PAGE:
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Curve-billed Thrasher Toxostoma curvirostre

   

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Curve-billed Thrasher
credit: Peter Wallack/CCSA

© Lang Elliot/Naturesound.com (audio)

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Family: Mimidae, Mockingbirds and Thrashers view all from this family



Description ADULT Has gray-brown upperparts overall that are plain and unmarked, except for the two whitish wing bars. Note the fiery orange iris and subtle pale supercilium. Pale throat is bordered by dark brown malar stripe and underparts are otherwise rather pale, with subtle brown spots that are most intense on breast. Tail has white tips, broadest on outer feathers. Bill is curved and dark. JUVENILE Similar to adult, but with yellow iris, shorter bill, and less obvious spotting on underparts. Can be confused with Bendire's.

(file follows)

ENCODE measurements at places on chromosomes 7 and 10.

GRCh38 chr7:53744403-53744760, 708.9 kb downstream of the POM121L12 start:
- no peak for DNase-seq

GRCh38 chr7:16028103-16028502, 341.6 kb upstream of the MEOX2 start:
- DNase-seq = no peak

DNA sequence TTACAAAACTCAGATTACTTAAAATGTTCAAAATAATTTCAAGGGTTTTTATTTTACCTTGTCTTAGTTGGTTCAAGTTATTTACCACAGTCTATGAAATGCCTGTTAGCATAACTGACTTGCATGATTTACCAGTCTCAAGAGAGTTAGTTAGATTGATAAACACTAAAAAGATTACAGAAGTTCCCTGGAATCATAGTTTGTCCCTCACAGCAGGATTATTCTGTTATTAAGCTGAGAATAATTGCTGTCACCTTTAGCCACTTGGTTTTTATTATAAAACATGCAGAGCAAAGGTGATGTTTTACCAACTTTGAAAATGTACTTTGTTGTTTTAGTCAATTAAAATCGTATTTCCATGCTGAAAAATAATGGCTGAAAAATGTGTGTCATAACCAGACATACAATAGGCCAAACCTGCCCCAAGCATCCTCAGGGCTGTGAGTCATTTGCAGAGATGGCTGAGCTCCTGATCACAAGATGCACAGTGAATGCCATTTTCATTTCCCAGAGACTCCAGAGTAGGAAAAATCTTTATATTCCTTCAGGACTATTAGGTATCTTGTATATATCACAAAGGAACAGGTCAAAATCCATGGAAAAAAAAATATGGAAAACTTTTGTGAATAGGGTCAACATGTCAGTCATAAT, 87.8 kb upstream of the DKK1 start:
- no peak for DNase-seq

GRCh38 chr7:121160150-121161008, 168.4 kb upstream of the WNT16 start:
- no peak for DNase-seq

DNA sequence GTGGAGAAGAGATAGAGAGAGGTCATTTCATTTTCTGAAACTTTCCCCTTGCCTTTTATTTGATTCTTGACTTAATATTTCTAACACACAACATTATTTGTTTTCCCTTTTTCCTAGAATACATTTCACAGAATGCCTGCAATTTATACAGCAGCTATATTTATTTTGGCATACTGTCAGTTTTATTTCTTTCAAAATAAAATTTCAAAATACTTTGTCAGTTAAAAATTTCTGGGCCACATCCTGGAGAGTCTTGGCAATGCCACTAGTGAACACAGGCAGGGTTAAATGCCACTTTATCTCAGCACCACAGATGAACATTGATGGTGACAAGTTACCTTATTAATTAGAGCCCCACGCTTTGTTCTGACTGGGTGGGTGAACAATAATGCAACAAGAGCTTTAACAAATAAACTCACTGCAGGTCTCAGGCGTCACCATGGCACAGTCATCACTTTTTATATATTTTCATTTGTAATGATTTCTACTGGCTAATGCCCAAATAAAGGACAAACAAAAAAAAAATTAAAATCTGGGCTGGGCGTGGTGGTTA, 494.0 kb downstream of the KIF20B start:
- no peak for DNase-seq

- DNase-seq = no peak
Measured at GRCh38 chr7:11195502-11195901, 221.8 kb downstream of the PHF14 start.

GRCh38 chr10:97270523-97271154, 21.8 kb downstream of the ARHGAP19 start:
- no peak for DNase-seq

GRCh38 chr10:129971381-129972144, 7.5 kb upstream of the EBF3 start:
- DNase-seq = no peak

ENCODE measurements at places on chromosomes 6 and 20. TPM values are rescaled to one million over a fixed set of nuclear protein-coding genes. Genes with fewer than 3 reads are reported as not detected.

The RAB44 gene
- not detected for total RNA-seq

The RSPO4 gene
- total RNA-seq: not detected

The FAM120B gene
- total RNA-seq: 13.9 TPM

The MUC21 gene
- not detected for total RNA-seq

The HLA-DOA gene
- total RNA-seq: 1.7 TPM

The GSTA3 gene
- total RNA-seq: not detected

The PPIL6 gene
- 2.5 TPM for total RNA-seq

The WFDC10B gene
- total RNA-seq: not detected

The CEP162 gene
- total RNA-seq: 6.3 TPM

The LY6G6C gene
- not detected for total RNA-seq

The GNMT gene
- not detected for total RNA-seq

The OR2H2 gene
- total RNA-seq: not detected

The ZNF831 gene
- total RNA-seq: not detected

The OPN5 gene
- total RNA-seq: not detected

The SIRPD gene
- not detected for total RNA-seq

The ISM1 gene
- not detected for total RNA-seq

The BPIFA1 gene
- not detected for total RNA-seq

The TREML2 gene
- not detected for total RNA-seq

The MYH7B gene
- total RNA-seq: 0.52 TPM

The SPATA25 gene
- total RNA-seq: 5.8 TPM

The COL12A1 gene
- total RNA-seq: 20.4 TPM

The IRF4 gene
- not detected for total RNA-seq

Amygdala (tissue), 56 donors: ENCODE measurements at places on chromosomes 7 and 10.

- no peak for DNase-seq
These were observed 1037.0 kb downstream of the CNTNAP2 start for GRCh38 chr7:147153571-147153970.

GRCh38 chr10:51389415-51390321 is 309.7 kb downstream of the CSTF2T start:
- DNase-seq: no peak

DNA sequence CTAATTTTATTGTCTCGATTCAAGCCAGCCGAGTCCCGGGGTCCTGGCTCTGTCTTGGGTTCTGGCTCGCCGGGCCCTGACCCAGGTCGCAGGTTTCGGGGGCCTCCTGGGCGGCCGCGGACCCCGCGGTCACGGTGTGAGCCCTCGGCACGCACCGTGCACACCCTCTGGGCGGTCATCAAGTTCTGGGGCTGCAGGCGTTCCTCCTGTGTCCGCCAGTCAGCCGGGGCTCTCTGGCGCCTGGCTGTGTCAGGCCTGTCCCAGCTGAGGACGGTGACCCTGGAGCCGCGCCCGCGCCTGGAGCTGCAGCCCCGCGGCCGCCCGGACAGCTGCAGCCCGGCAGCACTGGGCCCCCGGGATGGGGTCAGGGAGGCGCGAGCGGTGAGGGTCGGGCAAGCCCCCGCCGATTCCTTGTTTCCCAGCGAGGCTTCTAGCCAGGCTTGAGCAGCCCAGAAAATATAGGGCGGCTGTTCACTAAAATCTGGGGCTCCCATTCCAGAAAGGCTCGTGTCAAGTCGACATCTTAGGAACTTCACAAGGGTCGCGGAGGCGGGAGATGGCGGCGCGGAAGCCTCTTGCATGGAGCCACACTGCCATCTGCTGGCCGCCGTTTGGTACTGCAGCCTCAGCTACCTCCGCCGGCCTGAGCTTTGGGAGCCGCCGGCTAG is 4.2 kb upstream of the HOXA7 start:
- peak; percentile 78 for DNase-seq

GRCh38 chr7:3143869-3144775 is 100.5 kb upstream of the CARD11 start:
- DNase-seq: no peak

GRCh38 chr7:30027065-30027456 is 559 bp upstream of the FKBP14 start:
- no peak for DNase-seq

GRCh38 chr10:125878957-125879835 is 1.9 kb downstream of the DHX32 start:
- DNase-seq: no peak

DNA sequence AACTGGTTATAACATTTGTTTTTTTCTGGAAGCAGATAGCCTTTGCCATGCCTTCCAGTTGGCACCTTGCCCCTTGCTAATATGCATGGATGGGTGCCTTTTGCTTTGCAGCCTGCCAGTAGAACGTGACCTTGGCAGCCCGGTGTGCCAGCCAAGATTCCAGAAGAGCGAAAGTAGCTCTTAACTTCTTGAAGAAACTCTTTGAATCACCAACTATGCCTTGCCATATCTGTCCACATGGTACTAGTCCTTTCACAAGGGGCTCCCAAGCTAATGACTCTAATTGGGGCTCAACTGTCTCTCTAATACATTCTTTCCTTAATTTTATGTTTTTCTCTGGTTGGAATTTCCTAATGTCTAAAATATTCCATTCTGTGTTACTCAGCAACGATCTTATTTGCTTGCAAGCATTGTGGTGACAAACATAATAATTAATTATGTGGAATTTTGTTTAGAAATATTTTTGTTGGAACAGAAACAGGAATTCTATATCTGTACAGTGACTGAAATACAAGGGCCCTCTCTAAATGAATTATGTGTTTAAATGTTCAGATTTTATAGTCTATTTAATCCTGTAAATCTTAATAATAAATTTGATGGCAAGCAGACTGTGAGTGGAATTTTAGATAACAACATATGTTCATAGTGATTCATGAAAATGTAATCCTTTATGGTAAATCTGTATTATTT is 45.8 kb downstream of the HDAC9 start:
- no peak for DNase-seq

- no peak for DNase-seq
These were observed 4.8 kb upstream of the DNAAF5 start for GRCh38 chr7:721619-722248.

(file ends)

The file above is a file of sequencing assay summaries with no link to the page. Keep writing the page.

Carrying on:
Dimensions Length: 9 1/2 -11 1/2" (24-29 cm)


Habitat Common resident of cactus deserts, especially where chollas are common. Often lives close to human habitation (where desert survives) as in Tucson.


Observation Tips Particularly easy to see in spring.


Range Texas, Southwest, California, Rocky Mountains, Plains


Voice Song is an attractive series of abrupt, chattering whistles and chirping trills; calls include a sharp, whistled wi'Weet.


Discussion Our most widespread long-billed, desert thrasher and the yardstick by which to judge other thrashers. Fortunately, compared to most others, it is not unduly shy, even outside breeding season. Searches for invertebrates on the ground and also feeds on berries. Sexes are similar.


 

 

 

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